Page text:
Blood glucose awareness training and epinephrine responses to hypoglycemia during intensive treatment in type 1 diabetes.
- Section of Diabetes and Metabolism, Brigham and Women's Hospital, Harvard Medical School, Boston, Massachusetts, USA.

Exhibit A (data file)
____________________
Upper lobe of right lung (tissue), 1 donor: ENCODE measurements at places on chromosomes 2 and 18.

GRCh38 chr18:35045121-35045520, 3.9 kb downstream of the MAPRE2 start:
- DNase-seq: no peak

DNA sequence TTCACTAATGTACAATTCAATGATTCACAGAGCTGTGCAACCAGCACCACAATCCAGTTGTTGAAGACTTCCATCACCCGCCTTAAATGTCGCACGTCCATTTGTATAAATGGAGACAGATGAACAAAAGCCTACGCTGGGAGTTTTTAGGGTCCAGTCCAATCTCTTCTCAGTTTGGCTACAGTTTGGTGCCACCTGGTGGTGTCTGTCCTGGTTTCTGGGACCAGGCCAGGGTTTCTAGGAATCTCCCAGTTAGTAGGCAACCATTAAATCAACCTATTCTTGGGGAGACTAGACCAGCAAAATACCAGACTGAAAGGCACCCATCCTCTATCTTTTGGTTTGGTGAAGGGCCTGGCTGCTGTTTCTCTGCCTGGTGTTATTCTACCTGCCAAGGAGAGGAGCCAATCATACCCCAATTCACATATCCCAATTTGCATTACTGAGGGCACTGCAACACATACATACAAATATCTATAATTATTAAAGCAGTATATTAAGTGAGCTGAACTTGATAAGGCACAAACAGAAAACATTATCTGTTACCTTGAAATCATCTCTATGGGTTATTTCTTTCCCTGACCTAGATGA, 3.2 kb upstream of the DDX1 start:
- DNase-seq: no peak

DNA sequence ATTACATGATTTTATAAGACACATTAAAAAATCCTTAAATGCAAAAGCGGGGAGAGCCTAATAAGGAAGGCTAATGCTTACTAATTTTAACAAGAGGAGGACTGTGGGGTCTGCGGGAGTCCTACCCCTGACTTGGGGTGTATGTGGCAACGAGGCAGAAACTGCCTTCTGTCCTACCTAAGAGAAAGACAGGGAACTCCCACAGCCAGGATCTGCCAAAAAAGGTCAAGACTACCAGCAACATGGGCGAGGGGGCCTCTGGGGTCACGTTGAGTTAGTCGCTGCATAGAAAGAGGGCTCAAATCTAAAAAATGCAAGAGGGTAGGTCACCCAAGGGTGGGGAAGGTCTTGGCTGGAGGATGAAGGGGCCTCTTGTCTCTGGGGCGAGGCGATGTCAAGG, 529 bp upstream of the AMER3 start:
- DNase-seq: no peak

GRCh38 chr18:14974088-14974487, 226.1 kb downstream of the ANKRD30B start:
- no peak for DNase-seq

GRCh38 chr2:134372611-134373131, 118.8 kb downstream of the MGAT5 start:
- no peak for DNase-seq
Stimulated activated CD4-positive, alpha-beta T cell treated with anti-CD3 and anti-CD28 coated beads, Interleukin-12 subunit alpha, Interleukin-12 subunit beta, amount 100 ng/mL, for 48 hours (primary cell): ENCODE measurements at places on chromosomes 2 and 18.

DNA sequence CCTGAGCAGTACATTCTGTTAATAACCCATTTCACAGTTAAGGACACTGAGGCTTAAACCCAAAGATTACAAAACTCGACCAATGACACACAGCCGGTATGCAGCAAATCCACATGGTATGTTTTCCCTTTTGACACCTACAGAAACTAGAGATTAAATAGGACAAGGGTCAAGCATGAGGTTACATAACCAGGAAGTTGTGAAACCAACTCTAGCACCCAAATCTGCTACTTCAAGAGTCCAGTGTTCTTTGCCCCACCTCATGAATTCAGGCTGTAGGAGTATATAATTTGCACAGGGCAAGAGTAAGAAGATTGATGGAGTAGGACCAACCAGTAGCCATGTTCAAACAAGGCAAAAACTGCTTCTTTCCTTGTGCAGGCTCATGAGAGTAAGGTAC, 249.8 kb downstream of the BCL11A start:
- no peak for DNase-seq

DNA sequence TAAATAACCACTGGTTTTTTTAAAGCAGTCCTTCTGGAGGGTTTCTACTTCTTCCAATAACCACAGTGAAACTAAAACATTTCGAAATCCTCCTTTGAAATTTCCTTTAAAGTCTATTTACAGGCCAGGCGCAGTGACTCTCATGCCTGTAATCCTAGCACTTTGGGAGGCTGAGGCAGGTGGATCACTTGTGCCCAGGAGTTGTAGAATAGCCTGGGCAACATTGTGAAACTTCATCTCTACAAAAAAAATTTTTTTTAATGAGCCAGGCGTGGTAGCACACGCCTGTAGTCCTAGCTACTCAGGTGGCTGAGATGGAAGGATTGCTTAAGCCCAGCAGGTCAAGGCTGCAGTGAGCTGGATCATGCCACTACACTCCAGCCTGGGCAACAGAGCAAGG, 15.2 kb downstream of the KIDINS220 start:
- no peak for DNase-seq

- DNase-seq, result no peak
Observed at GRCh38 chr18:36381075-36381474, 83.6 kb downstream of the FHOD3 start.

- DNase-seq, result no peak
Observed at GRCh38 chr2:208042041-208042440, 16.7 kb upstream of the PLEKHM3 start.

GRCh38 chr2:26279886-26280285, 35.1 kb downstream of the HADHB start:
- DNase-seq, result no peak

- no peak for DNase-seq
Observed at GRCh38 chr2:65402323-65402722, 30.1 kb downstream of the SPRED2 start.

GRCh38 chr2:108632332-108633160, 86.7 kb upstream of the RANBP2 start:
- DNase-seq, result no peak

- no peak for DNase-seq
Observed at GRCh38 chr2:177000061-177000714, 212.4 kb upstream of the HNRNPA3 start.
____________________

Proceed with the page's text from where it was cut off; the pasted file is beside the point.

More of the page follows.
OBJECTIVE: To determine the effect of blood glucose awareness training (BGAT) on epinephrine and symptom responses to hypoglycemia in patients with type 1 diabetes enrolled in an intensive diabetes treatment (IDT) program. RESEARCH DESIGN AND METHODS: A total of 47 subjects with uncomplicated diabetes (duration 9 +/- 3 years: HbA1c 9.0 +/- 1.2%; reference range 4-6%) enrolled in a 4-month outpatient IDT program were randomized to classes in BGAT (n = 25) (BGAT group) or cholesterol awareness (n = 22) (control group). Subjects underwent stepped hypoglycemic clamp studies before and at completion of IDT. Plasma glucose was lowered from 6.7 mmol/l (baseline) to 4.4, 3.9, 3.3, 2.8, and 2.2 mmol/l over 190 min. Symptoms, counterregulatory hormones, and ability of the subject to estimate their glucose level were assessed at each plateau. At home, subjects used a handheld computer to first estimate and then measure and record blood glucose levels for 70 trials over a 4-week period immediately before IDT and again immediately following the educational intervention. RESULTS: HbA1c decreased in both BGAT group (9.1 +/- 1.4 to 7.9 +/- 1.1%; P < 0.001) and control group (9.0 +/- 1.1 to 7.8 +/- 0.8%; P < 0.001) (NS between groups). Frequency of hypoglycemia (< 3.9 mmol/l) increased in both groups, from 0.45 +/- 0.06 to 0.69 +/- 0.07 episodes per day (P < 0.001) in the BGAT group and from 0.50 +/- 0.08 to 0.68 +/- 0.06 episodes per day (P < 0.05) in the control group NS between groups). Epinephrine responses after IDT were greater in the BGAT group (repeated measure analysis of variance [ANOVA], F = 3.5, P < 0.05). A separate analysis of subjects n = 26) most at risk for hypoglycemia (HbA1c after IDT < 7.8% or an HbA1c improvement of > 2 percentage points) showed that frequency of hypoglycemia increased in both the groups: from 0.50 +/- 0.09 to 0.80 +/- 0.11 episodes per day (P < 0.01) in the BGAT group (n = 14) and from 0.43 +/- 0.11 to 0.75 +/- 0.07 episodes per day (P < 0.05) in the control group (n = 12) (NS between groups). However, the epinephrine response in control subjects decreased with IDT while the response in the BGAT subjects was preserved (repeated measure ANOVA, F = 4.4, P < 0.02). CONCLUSIONS: BGAT is a useful intervention to decrease blunting of counterregulatory responses associated with improved glycemic control and may modify the severity of hypoglycemia associated with improved glycemic control in type 1 diabetes.